'Smart URL shortener' Urlrurl rolls into beta

Ideal for use in services like Twitter that restrict URL length, this one goes a step further by providing stats and analytics to shape Web memes.

UPDATE: Gossip blog Valleywag decided to out this for what it is--an April Fool's joke. Oh, well, it would've been funny to see people pick up on it.

With the rise of "microblogging" services like Twitter that limit the number of characters in a post, URL-shortening sites like TinyURL and URLtea have taken off. A new service that just launched, Urlrurl, promises to step it up a notch by tracking the popularity of online memes that are tossed around the Web through viral link-sharing.

"Urlrurl.com stands out from other link shortening services because of its patented Relay-Stick algorithm," a release from the new start-up read, "which dives into the links put through its shortener and exposes common memes across the pages people are clicking on." That sounds pretty cool. It's also connected to the Twitter API, plugging it into one of the biggest pools of URL-shortening activity on the Web.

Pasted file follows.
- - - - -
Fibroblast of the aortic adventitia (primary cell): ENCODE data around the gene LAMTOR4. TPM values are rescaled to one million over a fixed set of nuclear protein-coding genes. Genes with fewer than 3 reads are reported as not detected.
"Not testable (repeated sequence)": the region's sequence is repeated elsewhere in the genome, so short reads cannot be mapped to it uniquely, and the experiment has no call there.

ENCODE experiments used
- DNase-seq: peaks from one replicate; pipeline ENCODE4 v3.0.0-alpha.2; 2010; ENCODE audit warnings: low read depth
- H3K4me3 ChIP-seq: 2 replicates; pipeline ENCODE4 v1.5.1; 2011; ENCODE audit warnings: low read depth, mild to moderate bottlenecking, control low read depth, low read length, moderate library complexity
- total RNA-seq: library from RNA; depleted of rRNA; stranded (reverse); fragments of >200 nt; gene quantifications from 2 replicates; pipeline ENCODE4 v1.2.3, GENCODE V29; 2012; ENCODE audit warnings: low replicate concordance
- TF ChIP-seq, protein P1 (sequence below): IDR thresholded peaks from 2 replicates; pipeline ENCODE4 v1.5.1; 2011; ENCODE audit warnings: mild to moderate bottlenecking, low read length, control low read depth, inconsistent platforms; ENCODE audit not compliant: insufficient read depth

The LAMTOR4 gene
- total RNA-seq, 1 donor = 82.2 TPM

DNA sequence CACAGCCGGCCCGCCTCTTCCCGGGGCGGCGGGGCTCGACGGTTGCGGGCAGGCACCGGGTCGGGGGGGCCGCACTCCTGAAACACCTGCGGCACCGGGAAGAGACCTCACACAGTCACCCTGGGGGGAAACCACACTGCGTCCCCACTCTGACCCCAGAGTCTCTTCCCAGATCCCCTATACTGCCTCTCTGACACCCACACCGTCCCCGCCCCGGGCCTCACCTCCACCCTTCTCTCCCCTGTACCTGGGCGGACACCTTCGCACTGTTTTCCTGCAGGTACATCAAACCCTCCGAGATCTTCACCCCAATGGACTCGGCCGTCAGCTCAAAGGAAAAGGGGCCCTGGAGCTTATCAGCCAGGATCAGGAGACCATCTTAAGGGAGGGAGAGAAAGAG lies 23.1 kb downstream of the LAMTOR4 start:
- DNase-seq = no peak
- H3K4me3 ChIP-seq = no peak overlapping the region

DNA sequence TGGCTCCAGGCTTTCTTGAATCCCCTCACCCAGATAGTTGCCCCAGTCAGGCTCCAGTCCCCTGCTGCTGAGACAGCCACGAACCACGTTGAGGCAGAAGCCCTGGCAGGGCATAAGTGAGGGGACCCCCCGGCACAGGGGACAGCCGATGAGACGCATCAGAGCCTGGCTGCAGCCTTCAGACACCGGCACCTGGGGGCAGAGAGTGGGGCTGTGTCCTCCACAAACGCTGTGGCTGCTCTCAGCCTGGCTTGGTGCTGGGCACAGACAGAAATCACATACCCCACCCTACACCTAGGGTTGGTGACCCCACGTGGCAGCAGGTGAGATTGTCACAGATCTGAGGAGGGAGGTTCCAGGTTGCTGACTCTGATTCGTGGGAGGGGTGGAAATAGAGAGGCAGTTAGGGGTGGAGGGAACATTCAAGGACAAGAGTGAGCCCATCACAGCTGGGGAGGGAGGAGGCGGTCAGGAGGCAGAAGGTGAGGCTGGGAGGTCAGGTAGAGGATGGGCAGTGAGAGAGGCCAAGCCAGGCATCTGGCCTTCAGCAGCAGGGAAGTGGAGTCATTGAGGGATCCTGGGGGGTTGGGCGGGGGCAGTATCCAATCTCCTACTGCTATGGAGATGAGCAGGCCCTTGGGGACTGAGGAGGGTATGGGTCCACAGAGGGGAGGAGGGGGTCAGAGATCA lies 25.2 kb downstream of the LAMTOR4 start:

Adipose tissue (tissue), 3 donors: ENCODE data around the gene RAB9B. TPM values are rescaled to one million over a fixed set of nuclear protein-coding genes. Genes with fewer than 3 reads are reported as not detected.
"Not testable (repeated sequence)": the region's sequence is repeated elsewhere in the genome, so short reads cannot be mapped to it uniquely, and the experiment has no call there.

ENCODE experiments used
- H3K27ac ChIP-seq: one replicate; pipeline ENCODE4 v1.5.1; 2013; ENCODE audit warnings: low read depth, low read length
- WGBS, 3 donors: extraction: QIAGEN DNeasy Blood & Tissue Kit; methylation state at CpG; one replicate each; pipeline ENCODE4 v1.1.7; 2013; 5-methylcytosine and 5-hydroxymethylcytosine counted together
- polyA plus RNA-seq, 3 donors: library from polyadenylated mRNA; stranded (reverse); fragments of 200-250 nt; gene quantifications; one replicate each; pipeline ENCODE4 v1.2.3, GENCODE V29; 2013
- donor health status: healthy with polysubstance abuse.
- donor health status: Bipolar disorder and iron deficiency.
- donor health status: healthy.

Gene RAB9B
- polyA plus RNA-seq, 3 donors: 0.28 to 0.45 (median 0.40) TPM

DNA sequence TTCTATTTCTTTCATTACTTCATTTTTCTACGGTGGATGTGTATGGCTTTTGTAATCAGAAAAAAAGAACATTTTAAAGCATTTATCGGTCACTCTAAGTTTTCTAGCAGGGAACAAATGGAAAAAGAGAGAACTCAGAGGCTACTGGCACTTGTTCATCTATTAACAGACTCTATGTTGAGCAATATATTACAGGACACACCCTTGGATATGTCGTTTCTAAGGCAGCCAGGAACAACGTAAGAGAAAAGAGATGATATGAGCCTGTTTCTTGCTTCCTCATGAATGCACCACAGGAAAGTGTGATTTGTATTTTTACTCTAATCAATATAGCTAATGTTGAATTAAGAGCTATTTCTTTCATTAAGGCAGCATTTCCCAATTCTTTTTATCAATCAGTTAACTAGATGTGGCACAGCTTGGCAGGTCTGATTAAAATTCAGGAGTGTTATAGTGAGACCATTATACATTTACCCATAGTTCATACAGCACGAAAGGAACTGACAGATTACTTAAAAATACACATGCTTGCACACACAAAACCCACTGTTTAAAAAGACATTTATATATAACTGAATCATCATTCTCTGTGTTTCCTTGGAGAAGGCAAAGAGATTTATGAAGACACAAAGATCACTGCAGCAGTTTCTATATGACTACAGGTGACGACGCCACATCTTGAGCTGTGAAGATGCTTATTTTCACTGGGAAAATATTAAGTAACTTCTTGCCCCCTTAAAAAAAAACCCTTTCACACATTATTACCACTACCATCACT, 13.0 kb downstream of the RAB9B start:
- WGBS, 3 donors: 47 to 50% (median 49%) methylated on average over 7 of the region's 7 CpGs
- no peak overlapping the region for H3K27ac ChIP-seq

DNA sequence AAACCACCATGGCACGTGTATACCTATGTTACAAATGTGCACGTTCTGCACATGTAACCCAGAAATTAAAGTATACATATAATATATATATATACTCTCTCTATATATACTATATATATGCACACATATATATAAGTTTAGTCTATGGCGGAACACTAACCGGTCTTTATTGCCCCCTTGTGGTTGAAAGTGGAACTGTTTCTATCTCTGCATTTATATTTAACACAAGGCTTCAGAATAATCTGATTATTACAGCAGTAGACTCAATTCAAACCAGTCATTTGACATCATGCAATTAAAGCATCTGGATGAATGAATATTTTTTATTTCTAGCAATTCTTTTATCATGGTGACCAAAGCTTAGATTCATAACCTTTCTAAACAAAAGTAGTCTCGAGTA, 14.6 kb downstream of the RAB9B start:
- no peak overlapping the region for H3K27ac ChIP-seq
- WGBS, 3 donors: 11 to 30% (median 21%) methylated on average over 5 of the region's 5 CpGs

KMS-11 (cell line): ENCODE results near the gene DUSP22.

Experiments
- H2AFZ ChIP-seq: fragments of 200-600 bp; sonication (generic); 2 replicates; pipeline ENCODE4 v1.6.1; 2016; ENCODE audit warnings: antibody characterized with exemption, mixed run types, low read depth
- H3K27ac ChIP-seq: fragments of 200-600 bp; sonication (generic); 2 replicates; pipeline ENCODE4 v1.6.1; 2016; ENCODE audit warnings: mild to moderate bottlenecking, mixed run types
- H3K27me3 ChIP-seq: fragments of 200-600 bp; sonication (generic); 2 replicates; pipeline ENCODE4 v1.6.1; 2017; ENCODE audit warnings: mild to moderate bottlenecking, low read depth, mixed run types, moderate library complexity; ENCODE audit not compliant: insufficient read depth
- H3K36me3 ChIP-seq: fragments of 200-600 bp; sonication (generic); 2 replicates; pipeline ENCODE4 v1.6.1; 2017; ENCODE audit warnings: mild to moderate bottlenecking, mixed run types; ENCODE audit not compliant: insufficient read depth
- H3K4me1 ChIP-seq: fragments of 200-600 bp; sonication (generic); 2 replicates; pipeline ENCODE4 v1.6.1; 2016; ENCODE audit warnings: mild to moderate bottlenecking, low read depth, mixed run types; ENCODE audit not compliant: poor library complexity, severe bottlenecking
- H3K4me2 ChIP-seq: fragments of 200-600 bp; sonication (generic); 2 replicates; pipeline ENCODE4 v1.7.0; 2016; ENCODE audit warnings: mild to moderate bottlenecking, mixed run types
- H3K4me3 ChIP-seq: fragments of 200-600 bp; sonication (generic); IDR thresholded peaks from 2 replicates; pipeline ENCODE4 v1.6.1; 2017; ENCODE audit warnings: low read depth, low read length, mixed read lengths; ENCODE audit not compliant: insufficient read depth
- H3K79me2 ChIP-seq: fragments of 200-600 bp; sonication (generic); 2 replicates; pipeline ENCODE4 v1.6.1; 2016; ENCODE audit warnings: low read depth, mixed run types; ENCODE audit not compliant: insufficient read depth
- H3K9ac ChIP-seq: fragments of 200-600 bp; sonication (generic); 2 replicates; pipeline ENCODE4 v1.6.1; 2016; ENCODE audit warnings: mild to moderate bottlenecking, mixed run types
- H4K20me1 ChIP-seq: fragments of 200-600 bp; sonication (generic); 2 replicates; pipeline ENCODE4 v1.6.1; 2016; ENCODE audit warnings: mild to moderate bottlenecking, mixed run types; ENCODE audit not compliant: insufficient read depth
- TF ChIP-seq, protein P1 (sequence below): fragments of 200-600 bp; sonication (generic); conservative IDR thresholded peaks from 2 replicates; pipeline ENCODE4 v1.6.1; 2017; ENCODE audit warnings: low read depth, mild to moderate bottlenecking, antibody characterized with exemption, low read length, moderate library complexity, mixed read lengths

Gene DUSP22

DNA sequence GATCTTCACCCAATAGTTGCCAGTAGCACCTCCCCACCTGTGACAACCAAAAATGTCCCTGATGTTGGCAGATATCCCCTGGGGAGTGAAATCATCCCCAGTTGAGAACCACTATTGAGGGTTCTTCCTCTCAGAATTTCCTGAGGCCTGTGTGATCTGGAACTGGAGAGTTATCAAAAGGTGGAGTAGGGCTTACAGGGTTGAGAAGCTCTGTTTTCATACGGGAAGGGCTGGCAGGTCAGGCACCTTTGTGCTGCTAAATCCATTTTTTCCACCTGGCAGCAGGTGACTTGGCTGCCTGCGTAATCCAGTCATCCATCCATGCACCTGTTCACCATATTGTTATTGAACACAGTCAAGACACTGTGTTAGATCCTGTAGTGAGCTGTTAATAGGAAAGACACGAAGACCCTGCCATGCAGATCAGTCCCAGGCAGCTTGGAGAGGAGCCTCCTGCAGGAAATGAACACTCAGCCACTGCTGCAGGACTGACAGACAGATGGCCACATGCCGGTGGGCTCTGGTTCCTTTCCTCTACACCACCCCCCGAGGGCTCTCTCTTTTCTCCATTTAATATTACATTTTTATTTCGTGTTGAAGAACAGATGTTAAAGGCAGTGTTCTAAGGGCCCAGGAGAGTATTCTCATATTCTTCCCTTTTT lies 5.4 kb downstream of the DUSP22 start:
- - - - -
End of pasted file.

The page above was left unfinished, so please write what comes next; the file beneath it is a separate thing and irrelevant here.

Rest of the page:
And there's more: "In early June, a free stats program will launch, as well as a premium service for bloggers and publishers," the release continued. "The premium service will allow publishers to register their site with Urlrurl.com and receive deep insight into how content and memes have traversed the web." Considering that no one can really tell where Internet memes emerge these days--4Chan, Fark, Digg, iVillage--this kind of service, provided it actually works, could give some interesting and oft-hilarious insights.

Urlrurl is headquartered in New York with development offices in China, and counts TechCrunch czar Michael Arrington among its angel investors.

P.S.: Never gonna give you up, never gonna let you down, never gonna run around and desert you...even on April Fools' Day.

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About the author

Caroline McCarthy, a CNET News staff writer, is a downtown Manhattanite happily addicted to social-media tools and restaurant blogs. Her pre-CNET resume includes interning at an IT security firm and brewing cappuccinos.

 

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